In a previous article we discussed what the logical levels are. In this article, we’re going to show how we can assist someone at each level. If you haven’t read that article first then we suggest you do that now.
There are a variety of roles that we might hold as we assist someone. The role we hold will be dependent on where the client is in that moment.
What we generally call “Agile coaching” is really focused on the bottom three, and sometimes the fourth, and so the roles we’re most concerned about are caretaker, guide, coach, teacher, and sometimes the mentor. A professional coach will help with all of those and may also focus on sponsor and awakener.
See also: this video of Robert Dilts explaining the roles in the context of therapy.
Let’s look at how the bottom levels map to the things we do as an agile coach.
Environment (Caretaker / Guide)
At the level of environment, there are two roles that we can hold.
- The caretaker focuses on the environment itself and provides provides a safe and supporting environment. They ensure that what is needed, is available.
- The guide focuses on the person and directs them along the path from present status to the future desired state.
Preparing for an event or activity is an act of caretaking. We are creating environment that will support change or learning. We’re creating the space within which things will happen and are preparing all the things that the participants might need. If this is an in person event, then the caretaker might ensure there is a room booked and markers and stickies available.
The layout of the space will prime people’s behaviours in that space.
“If someone enters a room that is set up with a blackboard at the front of the room, and chairs arranged facing the front of the room in ‘theatre style’, he or she is likely to interpret it as a context for a presentation, and be prepared to sit passively and listen. If that person enters a room win which a small group of chairs is arranged facing teach out in a ‘round table’ format, he or she will most likely interpret it as a context for discussion and be ready to be more proactive and participative”
– From Coach To Awakener1
Actively facilitating that event or activity is the job of the guide. The guide is providing structure without injecting their own opinions or bias. If the guide is facilitating story mapping exercises, for example, they will establish the rules for story mapping and hold the attendees to those, but will remain impartial with regards to the actual content being created. The guide is facilitating, not participating.
A common thing that the guide will do is facilitating mapping sessions where the participants create a representation of some territory or domain. In the agile space, we commonly see this with story or feature mapping, value stream mapping, workflow definition, and even retrospectives. Any exercises where we attempt to visualize the problem space and the relationships between items so that we can then work with them.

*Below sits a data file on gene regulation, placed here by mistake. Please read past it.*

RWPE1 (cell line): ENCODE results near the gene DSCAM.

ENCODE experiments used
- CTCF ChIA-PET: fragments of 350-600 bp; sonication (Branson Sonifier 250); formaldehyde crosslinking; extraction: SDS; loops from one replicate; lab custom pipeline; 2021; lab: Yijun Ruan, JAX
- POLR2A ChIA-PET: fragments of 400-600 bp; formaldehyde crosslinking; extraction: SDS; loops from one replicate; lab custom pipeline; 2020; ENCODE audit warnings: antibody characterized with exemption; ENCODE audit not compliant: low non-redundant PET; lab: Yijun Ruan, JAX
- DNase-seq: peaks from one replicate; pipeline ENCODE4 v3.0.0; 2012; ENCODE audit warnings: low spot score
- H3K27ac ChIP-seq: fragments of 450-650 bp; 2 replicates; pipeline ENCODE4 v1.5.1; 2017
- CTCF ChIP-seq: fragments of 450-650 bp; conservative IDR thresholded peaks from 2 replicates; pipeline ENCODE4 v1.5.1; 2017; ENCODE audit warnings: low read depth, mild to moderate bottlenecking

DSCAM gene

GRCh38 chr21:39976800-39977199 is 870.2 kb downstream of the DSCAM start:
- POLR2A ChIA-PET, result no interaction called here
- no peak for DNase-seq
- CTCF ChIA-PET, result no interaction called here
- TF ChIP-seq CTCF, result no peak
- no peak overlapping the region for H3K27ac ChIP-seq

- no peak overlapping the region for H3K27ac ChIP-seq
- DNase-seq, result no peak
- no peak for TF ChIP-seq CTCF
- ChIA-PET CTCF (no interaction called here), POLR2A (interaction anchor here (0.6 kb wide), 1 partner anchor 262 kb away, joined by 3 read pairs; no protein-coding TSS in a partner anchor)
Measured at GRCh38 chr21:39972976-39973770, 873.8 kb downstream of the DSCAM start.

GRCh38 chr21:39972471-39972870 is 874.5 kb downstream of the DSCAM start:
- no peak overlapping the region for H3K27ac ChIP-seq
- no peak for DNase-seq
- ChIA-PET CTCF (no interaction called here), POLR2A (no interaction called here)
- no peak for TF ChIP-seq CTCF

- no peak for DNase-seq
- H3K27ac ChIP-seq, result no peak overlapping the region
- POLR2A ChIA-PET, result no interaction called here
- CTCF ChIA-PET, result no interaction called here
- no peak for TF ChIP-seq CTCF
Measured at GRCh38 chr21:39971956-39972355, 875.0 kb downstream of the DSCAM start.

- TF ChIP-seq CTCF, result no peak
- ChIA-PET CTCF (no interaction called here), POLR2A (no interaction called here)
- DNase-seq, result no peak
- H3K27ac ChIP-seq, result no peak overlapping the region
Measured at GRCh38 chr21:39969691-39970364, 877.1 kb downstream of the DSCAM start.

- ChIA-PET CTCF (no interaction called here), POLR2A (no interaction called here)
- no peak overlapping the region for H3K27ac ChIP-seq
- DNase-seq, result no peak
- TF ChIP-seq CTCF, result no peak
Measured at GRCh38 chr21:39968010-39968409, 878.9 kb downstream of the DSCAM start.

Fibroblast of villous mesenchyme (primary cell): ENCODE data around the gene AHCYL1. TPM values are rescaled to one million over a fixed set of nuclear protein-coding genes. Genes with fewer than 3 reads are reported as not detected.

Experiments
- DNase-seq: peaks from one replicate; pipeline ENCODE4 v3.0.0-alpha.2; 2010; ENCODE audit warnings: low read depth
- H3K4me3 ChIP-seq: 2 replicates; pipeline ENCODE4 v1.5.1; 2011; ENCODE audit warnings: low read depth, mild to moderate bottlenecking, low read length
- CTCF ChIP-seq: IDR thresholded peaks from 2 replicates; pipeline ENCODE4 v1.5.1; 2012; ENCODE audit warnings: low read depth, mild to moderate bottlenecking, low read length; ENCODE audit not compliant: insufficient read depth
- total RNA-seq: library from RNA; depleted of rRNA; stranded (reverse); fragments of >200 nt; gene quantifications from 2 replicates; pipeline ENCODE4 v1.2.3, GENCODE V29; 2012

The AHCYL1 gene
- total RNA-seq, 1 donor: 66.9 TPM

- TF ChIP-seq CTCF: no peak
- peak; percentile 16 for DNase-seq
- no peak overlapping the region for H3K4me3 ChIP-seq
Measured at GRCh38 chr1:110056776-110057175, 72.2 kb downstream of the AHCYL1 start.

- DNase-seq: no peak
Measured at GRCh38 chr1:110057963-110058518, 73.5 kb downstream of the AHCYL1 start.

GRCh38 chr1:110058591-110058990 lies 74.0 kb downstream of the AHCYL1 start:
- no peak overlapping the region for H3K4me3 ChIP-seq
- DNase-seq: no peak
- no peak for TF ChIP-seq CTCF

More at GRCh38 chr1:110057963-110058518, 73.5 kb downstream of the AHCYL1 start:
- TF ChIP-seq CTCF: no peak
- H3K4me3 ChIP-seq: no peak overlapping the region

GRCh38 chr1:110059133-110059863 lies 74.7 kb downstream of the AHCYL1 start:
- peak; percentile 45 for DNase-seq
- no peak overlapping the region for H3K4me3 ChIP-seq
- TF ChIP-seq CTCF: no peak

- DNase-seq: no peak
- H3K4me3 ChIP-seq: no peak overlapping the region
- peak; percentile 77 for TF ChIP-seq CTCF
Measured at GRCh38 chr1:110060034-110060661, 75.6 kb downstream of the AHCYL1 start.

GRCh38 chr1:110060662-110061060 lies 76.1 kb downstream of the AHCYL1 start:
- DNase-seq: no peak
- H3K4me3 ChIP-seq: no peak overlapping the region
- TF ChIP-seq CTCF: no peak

If you haven’t seen Tom Wujec’s TED talk on How to Make Toast then go check that out now. This is an excellent discussion of mapping and the value we can get from that.
At the level of behaviours, we assist in the role of coach. We help someone achieve a specific behaviour by drawing out and strengthening abilities through observation and feedback.
We might do goal setting or establishing desired outcomes. “In what ways do you want to get better?”
We’re helping the client identify how they want to improve so that we can help them get there.
We certainly observe and provide feedback, so that the person we’re coaching can improve. “I noticed that this happened during the standup.”
We also provide suggestions for new behaviours that might give better results.
Skills & Capabilities (Teacher)
At the level of skills & capabilities, we assist as a teacher. Here we are helping people develop cognitive skills and capabilities. We help them develop new strategies and focus on new learnings rather than refinements of past ones.
At this level, we’re working with the skills and capabilities that form our basic competence, one of the key three psychological needs as defined by Self-Determination Theory (the others being autonomy and relatedness).
At this level, we are the teacher, giving the student new concrete skills that will improve their competence. We might be running a formal class or just giving one-on-one training.
These skills also include “softer” skills such as state management, so that they can control themselves better in difficult situations.
Values & Beliefs (Mentor)
In values & beliefs, we use the role of mentor. The mentor guides people to discover unconscious competencies and overcome internal resistance1.
At this level, we might be a role model. “Let me show you how I do it, so that you can try it next time.”
Prioritization techniques fall into this level. How do we effectively prioritize our own time as well as the myriad of things we have to do.
We might help with reframing. Helping our mentee see the problem from a different angle.
Identity (Sponsor) & Purpose (Awakener)
These are normally outside the realm of an agile coach, although if you’re also a professional coach then you may touch on these.
With identity, we act as a sponsor. The sponsor seeks and safeguards potential within others, focusing on the development of identity and core values.1
Lastly, at the level of purpose, we use the role of awakener. The awakener focuses on vision, mission and spirit.1
In order to help others, we must understand their context and take on the role that is most appropriate for helping them in that moment. The logical levels model helps identify where they are now and what helping role is most appropriate in this situation.